Our opinions are expressed in this column which was named by Art Steele (the grandfather of the current publisher and editor whose name is at the top of this column) back in the 1930s. We think he picked “The Trident” because he liked to take a poke at government officials, now and then, or policies with which he didn’t agree, or prod those in power to do something he felt needed to be done.
My father, Gail Steele, carried on that tradition, and when he was forced to retire for health reasons in 1993, I took over writing “The Trident.” I write on a variety of topics, from politics, to personal experiences told in a humorous way, to philosophical matters, to encouragement and congratulations on community service projects and programs. Occasionally, we turn this column over to another staff member or a guest editorialist. I am also a news reporter with over 40 years experience with daily and semi-weekly newspapers as well as with The Chief for over 30 years.
My daughter, Amanda Moravec, is the advertising and production manager for The Chief, as well as serving as one of our photographers and reporters.
Our letters to the editor column are open to our readers to express their opinions. We do not print criticisms of private individuals or businesses. However, elected officials are “fair game.” But, we encourage our readers to avoid personal attacks and concentrate on the official’s performance in office, votes and policies, etc. We believe in lively, but respectful debate, and the idea attributed to the 18th century French philosopher Voltaire that “I may not believe in what you say, but I’ll defend to the death your right to say it!”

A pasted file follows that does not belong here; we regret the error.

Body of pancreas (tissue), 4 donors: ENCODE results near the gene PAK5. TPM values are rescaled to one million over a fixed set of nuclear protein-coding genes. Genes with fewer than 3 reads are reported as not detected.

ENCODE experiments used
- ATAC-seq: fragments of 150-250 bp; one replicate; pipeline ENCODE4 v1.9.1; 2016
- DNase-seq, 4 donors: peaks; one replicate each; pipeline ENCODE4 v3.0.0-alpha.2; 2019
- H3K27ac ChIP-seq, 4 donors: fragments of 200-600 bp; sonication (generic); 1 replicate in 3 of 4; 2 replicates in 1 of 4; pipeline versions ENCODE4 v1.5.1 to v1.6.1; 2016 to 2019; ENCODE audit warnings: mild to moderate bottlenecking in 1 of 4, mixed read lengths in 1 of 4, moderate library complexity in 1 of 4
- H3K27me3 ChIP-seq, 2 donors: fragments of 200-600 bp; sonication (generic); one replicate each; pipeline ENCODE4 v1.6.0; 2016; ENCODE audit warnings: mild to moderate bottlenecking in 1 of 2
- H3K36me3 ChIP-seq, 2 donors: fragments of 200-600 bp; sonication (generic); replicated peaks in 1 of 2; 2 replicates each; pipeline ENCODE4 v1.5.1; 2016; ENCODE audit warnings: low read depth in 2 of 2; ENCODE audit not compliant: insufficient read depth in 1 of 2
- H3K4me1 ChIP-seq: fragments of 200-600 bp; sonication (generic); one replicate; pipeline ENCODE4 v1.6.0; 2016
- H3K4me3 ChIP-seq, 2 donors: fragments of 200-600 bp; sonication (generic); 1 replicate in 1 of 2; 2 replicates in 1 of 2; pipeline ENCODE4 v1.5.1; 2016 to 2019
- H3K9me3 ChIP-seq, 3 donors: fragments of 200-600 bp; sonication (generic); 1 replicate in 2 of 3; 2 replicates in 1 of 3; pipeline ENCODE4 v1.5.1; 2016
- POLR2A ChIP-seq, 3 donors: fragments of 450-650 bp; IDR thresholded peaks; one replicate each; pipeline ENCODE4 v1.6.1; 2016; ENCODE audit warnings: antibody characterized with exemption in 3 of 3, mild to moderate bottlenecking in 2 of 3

The Chief is the only newspaper that consistently attends and reports on the meetings and actions of the Clatskanie and Rainier school districts, the Clatskanie and Rainier city councils, the Clatskanie Rural Fire Protection District, the Clatskanie People’s Utility District (which also serves most of the area inside the Rainier city limits), and the Rainier Economic Development Council.
We also cover local industry, the Port of St. Helens, Columbia and Clatsop county news, area law enforcement, school and sports news, articles about the events of area organizations, community festivities, weddings, engagements, births and deaths.
While we don’t take the time to nominate ourselves for recognition from newspaper organizations, through the years The Chief has won statewide awards for our positive coverage of school issues, investigative reporting and “The Trident.” We have been the recipient of the “Outstanding Media Achievement Award” from the Governor’s Council on Alcohol and Drug Abuse programs, and of the Oregon State University family business program award.
More importantly, our walls are covered and our drawers full of awards, plaques, certificates and notes of thanks from the various local classes, community projects and programs, organizations, churches and individuals we cover.
When we are working late into the night to meet our weekly deadline, or driving home from a lengthy public meeting, the memory of those mementoes and words of thanks reminds us that what we are doing is worthwhile.
If you agree that it is a good thing to be informed about local government and what is happening in northern Columbia County and Eastern Clatsop County, and are not now a regular subscriber or purchaser of this newspaper, please consider spending 50 cents a week to become more informed about your community.